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Do YOU snore? You may be more at risk of CANCER, study warns

Swedish researchers found that people with more severe obstructive sleep apnea (OSA) - breathing pauses at night - have a higher risk of lung, prostate and skin cancer

Snorers “are more likely to get cancer”…but that’s NOT because they tend to be fatter, according to the study

  • Swedish experts believe that nocturnal oxygen deprivation may be linked to cancer
  • They studied patients with obstructive sleep apnea to determine their cancer risk
  • Millions of Britons and Americans suffer from lack of oxygen

Snorers may be at higher risk of cancer, a study suggested today.

But researchers now say it’s not because they’re more likely to be fat, smoke, or have other health problems.

Swedish experts instead believe it has something to do with the lack of oxygen they get during the night.

Separate studies today have also linked sleep apnea to a decline in brain power and blood clots.

Millions of Brits and Americans suffer from the condition when your breathing stops during the night.

This usually presents as snoring—although the irritating, relationship-destroying sound isn’t always caused by it.

Swedish researchers found that people with more severe obstructive sleep apnea (OSA) - breathing pauses at night - have a higher risk of lung, prostate and skin cancer

Swedish researchers found that people with worse obstructive sleep apnea (OSA) – breathing pauses at night – were at higher risk of lung, prostate and skin cancer

Obstructive sleep apnea

Obstructive sleep apnea (OSA) occurs when the walls of a person’s throat relax and narrow during sleep, blocking their airway.

This interrupts normal breathing, with symptoms such as loud snoring, loud and labored breathing, and repeated episodes when breathing is interrupted by wheezing and snorting.

OSA affects between four and ten percent of people in the UK. Around 22 million are affected in the United States.

During an episode, the lack of oxygen triggers a sufferer’s brain to snap them out of deep sleep to allow their airways to reopen.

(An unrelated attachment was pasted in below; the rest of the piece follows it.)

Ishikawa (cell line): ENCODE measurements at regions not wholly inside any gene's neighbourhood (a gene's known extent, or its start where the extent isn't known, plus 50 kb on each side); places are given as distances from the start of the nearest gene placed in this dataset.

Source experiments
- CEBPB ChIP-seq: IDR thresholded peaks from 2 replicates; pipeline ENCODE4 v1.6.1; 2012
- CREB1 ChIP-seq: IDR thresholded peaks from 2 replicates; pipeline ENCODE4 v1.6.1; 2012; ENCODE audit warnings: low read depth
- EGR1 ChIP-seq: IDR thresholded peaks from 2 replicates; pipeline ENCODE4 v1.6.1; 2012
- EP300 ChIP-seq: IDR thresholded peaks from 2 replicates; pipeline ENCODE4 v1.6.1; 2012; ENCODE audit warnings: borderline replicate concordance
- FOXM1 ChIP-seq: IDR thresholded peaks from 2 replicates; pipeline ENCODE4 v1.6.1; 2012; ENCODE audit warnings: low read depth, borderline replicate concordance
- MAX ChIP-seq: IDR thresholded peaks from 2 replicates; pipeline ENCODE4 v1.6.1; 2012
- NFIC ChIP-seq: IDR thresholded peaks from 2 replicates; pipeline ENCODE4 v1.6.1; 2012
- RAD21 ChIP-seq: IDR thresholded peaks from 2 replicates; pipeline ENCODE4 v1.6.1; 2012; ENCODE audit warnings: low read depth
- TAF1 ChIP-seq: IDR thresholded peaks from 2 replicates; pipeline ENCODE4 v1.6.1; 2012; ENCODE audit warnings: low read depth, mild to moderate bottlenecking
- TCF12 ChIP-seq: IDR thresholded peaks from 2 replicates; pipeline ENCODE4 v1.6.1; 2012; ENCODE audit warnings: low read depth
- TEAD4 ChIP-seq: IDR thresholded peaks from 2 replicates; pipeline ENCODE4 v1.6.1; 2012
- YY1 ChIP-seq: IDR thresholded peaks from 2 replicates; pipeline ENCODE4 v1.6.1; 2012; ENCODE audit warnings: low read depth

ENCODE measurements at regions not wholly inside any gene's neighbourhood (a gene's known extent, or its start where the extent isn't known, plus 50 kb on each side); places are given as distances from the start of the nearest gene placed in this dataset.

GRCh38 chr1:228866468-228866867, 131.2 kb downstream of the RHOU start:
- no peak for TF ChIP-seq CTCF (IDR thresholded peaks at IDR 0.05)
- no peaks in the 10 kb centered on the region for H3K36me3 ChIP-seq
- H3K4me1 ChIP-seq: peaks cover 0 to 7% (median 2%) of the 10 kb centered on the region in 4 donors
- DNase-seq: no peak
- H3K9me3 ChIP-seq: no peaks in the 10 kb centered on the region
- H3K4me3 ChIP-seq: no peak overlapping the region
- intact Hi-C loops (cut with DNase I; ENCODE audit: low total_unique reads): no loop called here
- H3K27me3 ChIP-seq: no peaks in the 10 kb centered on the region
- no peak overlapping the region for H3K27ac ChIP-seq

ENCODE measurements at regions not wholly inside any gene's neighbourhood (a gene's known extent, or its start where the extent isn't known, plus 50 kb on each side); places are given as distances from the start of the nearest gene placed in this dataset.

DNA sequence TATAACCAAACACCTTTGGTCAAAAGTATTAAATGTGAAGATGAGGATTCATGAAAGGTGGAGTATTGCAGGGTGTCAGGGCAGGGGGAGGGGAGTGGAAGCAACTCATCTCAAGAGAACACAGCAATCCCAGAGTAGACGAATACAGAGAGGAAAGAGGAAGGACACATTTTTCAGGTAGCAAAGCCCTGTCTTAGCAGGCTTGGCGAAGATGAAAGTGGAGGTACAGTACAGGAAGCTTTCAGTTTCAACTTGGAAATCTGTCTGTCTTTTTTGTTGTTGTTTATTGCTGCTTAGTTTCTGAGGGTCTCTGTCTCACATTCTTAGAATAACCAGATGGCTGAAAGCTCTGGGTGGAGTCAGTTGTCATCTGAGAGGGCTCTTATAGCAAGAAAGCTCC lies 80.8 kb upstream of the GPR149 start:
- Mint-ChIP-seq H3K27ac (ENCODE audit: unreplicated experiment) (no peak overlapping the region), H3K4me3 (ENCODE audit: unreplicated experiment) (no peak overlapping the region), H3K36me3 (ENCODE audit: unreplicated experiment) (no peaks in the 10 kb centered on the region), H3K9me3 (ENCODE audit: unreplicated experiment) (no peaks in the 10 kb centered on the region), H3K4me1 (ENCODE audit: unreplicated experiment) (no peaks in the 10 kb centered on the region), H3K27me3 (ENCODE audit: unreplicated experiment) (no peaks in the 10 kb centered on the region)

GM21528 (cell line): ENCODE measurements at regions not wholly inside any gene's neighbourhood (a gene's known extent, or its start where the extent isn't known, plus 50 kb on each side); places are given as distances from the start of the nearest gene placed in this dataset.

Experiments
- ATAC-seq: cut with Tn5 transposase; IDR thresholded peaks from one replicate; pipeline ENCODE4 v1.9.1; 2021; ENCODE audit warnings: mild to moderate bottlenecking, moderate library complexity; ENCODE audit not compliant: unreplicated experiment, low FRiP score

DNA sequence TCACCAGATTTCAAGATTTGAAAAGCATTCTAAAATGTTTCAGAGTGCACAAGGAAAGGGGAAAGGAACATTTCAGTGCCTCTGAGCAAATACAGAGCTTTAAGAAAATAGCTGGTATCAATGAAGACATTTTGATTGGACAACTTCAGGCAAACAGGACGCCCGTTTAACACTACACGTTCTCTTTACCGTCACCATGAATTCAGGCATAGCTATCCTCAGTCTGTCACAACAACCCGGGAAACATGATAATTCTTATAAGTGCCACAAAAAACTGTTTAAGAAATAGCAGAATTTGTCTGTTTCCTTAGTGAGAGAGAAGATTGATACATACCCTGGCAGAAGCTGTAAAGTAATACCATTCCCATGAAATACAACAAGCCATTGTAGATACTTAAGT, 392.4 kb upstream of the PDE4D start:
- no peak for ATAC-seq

These repeated sleep disruptions can make the person very tired, often unaware of what the problem is.

Risks for OSA include:

  • Obesity – Excess body fat increases the mass of the soft tissues in the neck
  • be male
  • be 40 or older
  • have a big neck
  • Drinking excessive amounts of alcohol
  • Being menopausal – hormonal changes cause the throat muscles to relax

Treatment includes lifestyle changes, such as weight loss if needed and avoiding alcohol.

In addition, continuous positive airway pressure (CPAP) devices prevent the airway from closing by delivering a continuous supply of pressurized air through a mask.

A Mandibular Advancement Device (MAD) can also be used, which is like a mouth guard that keeps the jaw and tongue forward to increase space in the back of the throat.

Left untreated, OSA increases a person’s risk of high blood pressure, stroke, heart attack, and type 2 diabetes.

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Source: NHS

Presented at a medical conference in Barcelona, ​​the study followed nearly 4,200 patients suffering from the obstructive form of apnea.

Half of them had also had cancer in the last five years.

Scientists led by Dr. Andreas Palm from Uppsala University measured how severe her condition was.

These were two tests, one of which measured the number of breathing disturbances during sleep and rated them using the apnea-hypopnea index (AHI).

The other measured how often blood oxygen levels dropped by 3 percent for at least 10 seconds every hour — the oxygen desaturation index (ODI).

The results showed that patients with cancer generally had more sleep disruptions.

They had an average AHI score of 32, compared to 30 in the non-cancer group. Her ODI was also 28 compared to 26.

Meanwhile, the ODI was higher in patients with lung cancer (38 vs. 27), prostate cancer (28 vs. 24), and skin cancer (32 vs. 25).

dr Palm said: “It is already known that patients with obstructive sleep apnea have an increased risk of cancer.

“However, it was not clear whether this was due to the OSA itself or to related risk factors for cancer such as obesity, cardiometabolic diseases and lifestyle factors.

“Our results show that oxygen deprivation due to OSA is independently associated with cancer.”

However, the study was only an observational study and cannot prove that apnea causes cancer.

Physical activity — one of the key factors affecting cancer — was not considered, the researchers said.

dr Palm said, “More research is needed and we hope our study will encourage other researchers to explore this important topic.”

The research was presented as an abstract at the international congress of the European Respiratory Society (ERS).

Obstructive sleep apnea affects around 1.5 million people in the UK and 22 million in the US.

It occurs when the walls of a person’s throat relax and narrow during sleep, blocking their airways. This can lead to loud snoring, as well as loud and labored breathing.

OSA can be caused by obesity, which increases fat mass around the neck, narrowing the airways and weakening the muscles that keep them open.

Another study presented at the same conference suggested that OSA also leads to a decline in brain function in older people.

Researchers at Lausanne University Hospital in Switzerland said people aged 74 and older and men showed a steeper decline on certain cognitive tests.

Meanwhile, a third study from Angers University Hospital in France suggested the condition may increase the risk of developing deadly blood clots in the veins.

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